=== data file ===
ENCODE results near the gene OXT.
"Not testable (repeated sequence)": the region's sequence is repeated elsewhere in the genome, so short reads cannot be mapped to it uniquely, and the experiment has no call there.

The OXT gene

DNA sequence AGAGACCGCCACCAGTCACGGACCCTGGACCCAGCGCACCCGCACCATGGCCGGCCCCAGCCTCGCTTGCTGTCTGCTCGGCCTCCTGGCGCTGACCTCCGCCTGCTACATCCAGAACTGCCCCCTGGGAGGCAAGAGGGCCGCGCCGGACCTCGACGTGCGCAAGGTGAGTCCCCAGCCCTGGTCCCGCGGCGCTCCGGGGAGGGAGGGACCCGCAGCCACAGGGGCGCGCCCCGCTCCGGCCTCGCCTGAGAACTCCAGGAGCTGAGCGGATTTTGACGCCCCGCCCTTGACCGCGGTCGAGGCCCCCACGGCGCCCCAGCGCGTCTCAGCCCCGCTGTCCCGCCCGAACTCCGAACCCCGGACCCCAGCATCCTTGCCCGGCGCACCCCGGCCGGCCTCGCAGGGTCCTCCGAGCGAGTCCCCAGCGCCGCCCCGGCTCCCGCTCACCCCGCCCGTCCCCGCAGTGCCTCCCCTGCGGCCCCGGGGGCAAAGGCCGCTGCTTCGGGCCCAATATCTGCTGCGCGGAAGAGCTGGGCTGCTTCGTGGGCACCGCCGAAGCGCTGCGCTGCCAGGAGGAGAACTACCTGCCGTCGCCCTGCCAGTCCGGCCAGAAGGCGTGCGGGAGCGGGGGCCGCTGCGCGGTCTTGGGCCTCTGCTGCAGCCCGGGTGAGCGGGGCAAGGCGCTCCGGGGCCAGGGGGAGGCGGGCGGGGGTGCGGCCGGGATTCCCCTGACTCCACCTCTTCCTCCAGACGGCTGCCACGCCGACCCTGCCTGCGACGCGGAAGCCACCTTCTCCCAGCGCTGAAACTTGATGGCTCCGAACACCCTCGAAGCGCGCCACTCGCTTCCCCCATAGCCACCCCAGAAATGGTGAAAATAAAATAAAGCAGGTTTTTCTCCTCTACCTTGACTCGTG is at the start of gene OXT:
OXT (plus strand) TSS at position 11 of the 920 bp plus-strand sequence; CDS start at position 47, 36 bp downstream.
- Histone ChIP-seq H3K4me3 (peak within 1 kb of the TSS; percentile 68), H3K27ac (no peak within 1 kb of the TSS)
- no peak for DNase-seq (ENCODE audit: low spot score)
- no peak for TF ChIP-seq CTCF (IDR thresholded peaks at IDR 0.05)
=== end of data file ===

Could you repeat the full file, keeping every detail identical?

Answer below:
ENCODE results near the gene OXT.
"Not testable (repeated sequence)": the region's sequence is repeated elsewhere in the genome, so short reads cannot be mapped to it uniquely, and the experiment has no call there.

The OXT gene

DNA sequence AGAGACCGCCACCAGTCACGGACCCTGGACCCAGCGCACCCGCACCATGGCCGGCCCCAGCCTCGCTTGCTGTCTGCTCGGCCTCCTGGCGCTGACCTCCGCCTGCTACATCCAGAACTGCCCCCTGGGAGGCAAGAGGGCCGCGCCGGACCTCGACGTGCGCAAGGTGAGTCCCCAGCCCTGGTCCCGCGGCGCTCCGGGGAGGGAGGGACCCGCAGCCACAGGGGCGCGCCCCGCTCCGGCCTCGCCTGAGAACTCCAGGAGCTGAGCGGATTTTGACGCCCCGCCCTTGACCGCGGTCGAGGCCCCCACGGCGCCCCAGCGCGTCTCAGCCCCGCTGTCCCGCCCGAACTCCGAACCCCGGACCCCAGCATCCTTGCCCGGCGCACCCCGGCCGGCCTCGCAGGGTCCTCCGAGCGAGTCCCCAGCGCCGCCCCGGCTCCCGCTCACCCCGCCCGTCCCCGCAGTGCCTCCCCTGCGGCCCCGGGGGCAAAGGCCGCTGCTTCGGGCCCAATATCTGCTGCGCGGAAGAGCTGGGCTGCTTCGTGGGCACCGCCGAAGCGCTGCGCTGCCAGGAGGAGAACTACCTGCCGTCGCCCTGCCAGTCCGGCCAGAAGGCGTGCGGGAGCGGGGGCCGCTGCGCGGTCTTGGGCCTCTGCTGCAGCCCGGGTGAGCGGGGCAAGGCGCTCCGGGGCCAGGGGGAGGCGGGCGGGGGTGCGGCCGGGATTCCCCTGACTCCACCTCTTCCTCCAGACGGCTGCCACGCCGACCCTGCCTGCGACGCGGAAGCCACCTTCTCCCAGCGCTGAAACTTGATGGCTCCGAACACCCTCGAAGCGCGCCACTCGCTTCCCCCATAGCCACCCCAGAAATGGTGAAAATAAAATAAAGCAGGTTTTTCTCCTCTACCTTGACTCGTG is at the start of gene OXT:
OXT (plus strand) TSS at position 11 of the 920 bp plus-strand sequence; CDS start at position 47, 36 bp downstream.
- Histone ChIP-seq H3K4me3 (peak within 1 kb of the TSS; percentile 68), H3K27ac (no peak within 1 kb of the TSS)
- no peak for DNase-seq (ENCODE audit: low spot score)
- no peak for TF ChIP-seq CTCF (IDR thresholded peaks at IDR 0.05)